The incident that disturbed me occurred within three of the Linked In Media Groups I belong to. I should tell you that I had become very disenchanted with these Groups well in advance of this incident. They tend to be way too large to be managed properly – in some cases, with over 40,000 members. There seem to be no requirements for entry, with rank amateurs who have never published anything nor worked in a media position routinely accepted. And the News feeds, which Group managers can control as they wish, are mostly dominated by Big Media sources, rather than coming from Members themselves, which I as a Member would much more appreciate.  

I am acting on this disenchantment by forming a new Linked In Group called Media Revolution, which will accept only experienced journalists, editors, publishers, and scholars; use only feeds of Members’ own published materials; and focus on serious debate and discussion about the changing Media landscape and how we all can best navigate through a time of sector upheaval. 

But back to my Public Humiliation. It happened in a matter of minutes. I posted “Corpse Found In Internet Guru’s Gym Locker” in the News feed section of a few Media-related Groups, clearly labeled as part of the “Preparing for the Blog-Off” blog site.

It was the fifth of the Faux Tabloid Headlines I had posted, starting with the more outrageous ones, including “Thailand Swallowed By Giant Clam” and “Kinky Sex, Chocolate Truffles, Adorable Puppies.” Readers had begun commenting favorably on the Tabloid Headline exercise, at Linked In and elsewhere, so I thought everyone pretty much knew what was going on.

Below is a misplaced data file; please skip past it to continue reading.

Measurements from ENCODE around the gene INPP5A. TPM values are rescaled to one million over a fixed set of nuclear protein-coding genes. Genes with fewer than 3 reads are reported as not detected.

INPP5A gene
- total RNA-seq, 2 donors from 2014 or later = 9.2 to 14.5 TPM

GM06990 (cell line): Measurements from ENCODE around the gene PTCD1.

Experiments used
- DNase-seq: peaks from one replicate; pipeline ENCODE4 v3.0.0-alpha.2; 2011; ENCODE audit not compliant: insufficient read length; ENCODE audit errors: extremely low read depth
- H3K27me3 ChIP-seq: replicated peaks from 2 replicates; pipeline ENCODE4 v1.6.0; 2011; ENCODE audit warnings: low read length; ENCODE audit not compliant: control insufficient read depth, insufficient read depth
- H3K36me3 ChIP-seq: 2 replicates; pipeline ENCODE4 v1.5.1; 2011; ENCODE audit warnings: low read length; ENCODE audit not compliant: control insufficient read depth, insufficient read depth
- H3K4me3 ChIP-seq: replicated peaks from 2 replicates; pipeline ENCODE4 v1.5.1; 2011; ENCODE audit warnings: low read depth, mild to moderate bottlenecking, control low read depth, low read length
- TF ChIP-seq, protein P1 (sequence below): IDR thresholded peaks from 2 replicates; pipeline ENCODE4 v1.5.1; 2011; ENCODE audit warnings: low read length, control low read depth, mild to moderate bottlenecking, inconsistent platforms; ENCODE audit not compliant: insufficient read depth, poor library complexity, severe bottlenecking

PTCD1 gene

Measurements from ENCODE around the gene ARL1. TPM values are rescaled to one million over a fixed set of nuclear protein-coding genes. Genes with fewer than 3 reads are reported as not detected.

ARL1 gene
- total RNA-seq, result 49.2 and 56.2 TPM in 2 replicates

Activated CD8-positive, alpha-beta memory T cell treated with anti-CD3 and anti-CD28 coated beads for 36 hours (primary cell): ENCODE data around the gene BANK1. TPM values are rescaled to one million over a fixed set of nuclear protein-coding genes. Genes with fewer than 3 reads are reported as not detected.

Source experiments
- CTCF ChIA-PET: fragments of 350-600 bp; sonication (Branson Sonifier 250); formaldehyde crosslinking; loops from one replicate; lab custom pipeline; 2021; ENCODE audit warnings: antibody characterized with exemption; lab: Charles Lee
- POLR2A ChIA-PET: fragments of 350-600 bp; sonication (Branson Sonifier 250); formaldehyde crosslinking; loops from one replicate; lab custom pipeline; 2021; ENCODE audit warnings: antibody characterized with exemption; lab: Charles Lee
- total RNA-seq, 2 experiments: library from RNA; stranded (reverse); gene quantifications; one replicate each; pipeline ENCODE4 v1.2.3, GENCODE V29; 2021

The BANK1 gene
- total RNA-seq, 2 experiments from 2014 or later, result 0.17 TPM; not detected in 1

Apparently not so! Because out of the blue, a young fella from India posted a diatribe saying he had clicked on the “Corpse” headline expecting a real crime story and “How dare I waste his valuable time on a cheap trick that goes against eternal journalistic ethics.”  Since the young fella’s bio lists absolutely no publications nor journalistic experience whatsoever, his concern was a bit surprising, and if clicking on a site you didn’t expect to go to – which has to take all of two-and-a-half seconds – really wasted so much valuable time, how extraordinary to waste more minutes of it typing a several-sentence comment.

The young fella alone didn’t upset me, however. What came next did. Because within a few minutes, three more Group members, who had to have been lurking there waiting for a chance to pounce, came out in rapid-fire succession with escalating rants attacking not the “Preparing For the Blog-Off” site, nor its design, but me personally.

“She is clearly not a serious journalist,” said the first. “Not worthy of a Linked In Writers group,” said the second. “Vulgarly commercial,” said the third. And so on.

This third poster, by the way, is a public relations manager, so aiming the arrow of either vulgarity or commercialism at another writer seems just a tad odd. The other two posters seem to be legitimate science writers, but both eagerly participated in the longest topic discussion I’ve seen at any of the Media Groups, a 60-comment, obviously profoundly “serious” dissertation on “What do you like to eat when you’re writing.